EE has become the latest network operator in the UK to discuss its plans to trial and develop narrowband Internet of Things (NB-IoT) services in Q2 2017. This is hot on the heels of Vodafone, which last week committed to launching the technology in Q1 2017.
NB-IoT has been touted as the latest standard for supporting the huge increase in connected devices entering the IoT, writed Robert Winters, head of TeraVM Product Line, Cobham Wireless. This new low-power, low-cost technology could also improve spectrum efficiency and battery life for IoT devices.
However, the unintended consequence of connecting a plethora of new devices is that it increases the chances of potential cyber hacks. Operators must be aware that the new radio technology will be just as vulnerable as current network standards, as hackers look for new modes of attack against operator networks.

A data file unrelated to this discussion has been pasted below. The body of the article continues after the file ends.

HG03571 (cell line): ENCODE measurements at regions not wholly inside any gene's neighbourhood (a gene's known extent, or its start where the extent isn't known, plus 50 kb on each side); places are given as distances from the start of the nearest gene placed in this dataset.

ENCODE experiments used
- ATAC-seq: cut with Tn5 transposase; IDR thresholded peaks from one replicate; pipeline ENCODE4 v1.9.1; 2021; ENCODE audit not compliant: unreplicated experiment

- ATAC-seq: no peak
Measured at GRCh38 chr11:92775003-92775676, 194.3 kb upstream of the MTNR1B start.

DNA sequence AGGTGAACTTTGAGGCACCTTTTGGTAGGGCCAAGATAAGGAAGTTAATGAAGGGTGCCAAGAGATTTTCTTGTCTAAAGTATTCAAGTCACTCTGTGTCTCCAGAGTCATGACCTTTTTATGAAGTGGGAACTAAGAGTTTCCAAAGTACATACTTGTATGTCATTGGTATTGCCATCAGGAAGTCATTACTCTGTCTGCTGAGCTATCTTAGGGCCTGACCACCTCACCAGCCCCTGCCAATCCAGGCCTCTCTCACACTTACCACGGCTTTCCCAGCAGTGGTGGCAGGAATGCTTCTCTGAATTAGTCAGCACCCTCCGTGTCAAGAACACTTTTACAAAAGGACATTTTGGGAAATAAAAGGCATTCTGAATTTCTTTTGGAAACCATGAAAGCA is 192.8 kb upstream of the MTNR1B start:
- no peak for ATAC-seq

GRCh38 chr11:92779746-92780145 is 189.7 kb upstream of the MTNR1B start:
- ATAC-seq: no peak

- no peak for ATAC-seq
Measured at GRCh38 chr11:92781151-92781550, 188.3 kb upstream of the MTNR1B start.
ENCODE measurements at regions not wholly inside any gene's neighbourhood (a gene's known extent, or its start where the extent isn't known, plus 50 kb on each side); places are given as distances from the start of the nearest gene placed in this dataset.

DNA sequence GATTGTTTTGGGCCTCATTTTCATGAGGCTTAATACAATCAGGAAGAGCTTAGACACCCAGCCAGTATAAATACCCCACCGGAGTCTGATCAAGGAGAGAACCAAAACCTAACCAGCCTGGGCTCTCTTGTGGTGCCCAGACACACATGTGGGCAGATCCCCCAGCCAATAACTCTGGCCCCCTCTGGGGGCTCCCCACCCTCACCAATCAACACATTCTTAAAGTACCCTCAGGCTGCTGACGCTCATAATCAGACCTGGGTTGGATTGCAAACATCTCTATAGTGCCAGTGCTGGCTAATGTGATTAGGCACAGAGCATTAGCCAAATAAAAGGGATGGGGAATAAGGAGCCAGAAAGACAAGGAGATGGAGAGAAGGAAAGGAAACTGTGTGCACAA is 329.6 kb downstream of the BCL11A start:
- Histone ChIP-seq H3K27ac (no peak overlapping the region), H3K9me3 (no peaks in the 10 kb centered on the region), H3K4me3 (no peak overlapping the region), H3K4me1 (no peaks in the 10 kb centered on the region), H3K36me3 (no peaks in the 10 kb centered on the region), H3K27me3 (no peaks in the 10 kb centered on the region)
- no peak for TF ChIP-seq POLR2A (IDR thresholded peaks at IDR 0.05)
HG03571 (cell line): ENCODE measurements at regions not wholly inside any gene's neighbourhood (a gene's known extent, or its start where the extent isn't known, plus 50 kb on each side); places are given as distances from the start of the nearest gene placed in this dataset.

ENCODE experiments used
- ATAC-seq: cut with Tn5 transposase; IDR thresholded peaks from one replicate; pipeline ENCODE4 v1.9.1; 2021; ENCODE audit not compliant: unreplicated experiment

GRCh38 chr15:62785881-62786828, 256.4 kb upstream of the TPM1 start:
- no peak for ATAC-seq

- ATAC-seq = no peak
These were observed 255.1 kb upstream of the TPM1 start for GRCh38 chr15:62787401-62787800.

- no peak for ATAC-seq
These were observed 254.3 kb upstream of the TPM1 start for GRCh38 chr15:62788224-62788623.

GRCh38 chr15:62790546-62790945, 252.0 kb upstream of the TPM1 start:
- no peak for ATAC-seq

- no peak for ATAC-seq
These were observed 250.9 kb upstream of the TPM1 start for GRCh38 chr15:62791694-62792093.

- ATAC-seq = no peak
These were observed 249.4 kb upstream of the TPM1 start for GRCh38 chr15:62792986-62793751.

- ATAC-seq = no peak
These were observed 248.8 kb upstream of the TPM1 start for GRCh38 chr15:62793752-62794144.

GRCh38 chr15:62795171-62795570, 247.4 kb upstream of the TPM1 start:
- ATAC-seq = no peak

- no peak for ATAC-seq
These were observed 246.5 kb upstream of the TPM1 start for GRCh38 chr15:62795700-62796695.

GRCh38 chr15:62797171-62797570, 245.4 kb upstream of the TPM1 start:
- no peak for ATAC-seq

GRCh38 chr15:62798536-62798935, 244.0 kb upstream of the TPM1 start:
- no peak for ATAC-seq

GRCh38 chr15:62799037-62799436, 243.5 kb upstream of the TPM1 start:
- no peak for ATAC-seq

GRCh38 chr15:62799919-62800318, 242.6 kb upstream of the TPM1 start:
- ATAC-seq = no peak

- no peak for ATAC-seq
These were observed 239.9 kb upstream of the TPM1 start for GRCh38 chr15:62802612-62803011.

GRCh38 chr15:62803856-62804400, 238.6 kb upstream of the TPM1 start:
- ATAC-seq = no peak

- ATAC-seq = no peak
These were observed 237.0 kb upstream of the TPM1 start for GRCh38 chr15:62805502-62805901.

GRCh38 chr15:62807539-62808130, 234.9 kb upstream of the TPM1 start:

Operators must stress test their networks against the variety of potential attacks they could fall victim to as they look to accelerate the adoption of NB-IoT technology. They should employ technology that provides a comprehensive recourse for proactively protecting and hardening their systems. The threat today is global, so ISPs should consider solutions that allow them to move and share their testing resources internally, maximising the chances of identifying any potential security holes across their entire business.
The recent distributed denial of service (DDoS) attack using MIRAI malware on service provider Dyn, which targeted connected devices such as CCTV video cameras and digital video recorders, proves how much damage IoT hacks can cause. Whilst DDoS attacks can seriously affect public web services, they can also seriously disrupt the online business systems used in hospitals and other public services that rely on the network.
With the tsunami of new connection requests that could be introduced as a result of the NB-IoT, IoT service providers must act immediately to ensure that they aren’t liable to intrusion, preventing businesses and consumers from being cut off from the world.
The author of this blog is Robert Winters, head of TeraVM Product Line, Cobham Wireless.
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